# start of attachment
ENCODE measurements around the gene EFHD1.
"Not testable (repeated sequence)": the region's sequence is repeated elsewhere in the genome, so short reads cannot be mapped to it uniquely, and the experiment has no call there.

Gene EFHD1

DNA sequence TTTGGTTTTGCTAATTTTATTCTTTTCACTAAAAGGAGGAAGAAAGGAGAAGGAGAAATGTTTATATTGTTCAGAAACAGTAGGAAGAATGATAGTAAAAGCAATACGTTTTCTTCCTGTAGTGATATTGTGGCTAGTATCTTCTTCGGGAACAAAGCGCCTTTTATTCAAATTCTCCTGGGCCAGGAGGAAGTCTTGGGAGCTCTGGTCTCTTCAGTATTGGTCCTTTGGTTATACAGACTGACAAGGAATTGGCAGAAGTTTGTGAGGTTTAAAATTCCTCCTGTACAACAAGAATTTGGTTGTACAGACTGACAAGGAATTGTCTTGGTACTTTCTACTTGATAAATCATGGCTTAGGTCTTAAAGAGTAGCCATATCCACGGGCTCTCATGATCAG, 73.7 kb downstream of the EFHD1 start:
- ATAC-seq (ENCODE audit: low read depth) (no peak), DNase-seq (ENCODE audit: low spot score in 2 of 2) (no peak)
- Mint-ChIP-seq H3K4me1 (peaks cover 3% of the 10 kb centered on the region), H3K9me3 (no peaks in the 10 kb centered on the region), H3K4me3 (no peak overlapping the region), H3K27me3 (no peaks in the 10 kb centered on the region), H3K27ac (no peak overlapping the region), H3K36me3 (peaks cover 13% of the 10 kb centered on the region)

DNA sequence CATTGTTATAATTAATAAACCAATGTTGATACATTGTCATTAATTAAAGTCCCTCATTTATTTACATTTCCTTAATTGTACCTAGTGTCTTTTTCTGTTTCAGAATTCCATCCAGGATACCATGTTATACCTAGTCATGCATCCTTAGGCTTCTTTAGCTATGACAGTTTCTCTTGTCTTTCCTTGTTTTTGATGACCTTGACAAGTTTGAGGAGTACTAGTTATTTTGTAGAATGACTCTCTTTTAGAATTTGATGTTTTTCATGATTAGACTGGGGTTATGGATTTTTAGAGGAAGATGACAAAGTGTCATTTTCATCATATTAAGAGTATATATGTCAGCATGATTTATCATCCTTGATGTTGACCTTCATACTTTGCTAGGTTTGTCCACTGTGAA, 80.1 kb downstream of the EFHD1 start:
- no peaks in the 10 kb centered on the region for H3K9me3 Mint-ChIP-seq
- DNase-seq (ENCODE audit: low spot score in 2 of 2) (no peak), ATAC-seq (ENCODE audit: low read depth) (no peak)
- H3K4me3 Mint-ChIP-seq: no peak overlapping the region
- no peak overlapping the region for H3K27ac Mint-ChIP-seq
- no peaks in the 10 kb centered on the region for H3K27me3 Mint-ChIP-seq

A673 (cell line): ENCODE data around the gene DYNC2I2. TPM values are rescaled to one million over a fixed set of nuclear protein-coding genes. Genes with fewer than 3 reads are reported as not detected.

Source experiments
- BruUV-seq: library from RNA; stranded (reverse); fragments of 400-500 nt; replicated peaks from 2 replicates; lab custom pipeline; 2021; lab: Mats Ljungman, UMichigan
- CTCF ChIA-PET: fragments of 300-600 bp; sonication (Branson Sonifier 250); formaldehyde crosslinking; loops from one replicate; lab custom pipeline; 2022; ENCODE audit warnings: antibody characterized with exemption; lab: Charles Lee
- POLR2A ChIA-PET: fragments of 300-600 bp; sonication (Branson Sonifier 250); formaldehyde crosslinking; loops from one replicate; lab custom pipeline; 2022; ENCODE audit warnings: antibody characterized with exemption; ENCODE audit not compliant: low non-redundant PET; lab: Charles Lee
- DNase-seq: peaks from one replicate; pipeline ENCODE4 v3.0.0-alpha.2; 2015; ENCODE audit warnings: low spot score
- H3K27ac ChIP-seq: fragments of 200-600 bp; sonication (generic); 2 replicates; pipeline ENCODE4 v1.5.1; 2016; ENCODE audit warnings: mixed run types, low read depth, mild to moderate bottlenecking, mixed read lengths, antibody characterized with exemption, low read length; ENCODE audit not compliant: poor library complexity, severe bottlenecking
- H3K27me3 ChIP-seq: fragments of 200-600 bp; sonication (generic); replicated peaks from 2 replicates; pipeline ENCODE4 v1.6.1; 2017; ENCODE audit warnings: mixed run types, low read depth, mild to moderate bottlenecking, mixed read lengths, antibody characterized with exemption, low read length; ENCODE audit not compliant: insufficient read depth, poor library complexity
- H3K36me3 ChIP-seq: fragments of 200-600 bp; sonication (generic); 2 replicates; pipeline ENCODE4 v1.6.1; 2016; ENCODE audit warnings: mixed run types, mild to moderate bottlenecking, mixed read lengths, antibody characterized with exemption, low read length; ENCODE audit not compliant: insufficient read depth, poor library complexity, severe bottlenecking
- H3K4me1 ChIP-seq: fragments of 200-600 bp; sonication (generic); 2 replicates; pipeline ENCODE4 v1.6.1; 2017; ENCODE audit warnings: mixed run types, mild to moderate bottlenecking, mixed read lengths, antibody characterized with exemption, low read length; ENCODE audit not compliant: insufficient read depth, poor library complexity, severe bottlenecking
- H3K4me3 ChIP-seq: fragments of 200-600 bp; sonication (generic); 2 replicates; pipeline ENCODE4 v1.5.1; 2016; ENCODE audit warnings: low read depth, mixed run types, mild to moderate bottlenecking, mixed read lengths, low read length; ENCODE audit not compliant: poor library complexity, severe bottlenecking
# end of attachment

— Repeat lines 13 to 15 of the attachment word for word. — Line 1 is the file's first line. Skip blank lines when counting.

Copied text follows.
A673 (cell line): ENCODE data around the gene DYNC2I2. TPM values are rescaled to one million over a fixed set of nuclear protein-coding genes. Genes with fewer than 3 reads are reported as not detected.

Source experiments
- BruUV-seq: library from RNA; stranded (reverse); fragments of 400-500 nt; replicated peaks from 2 replicates; lab custom pipeline; 2021; lab: Mats Ljungman, UMichigan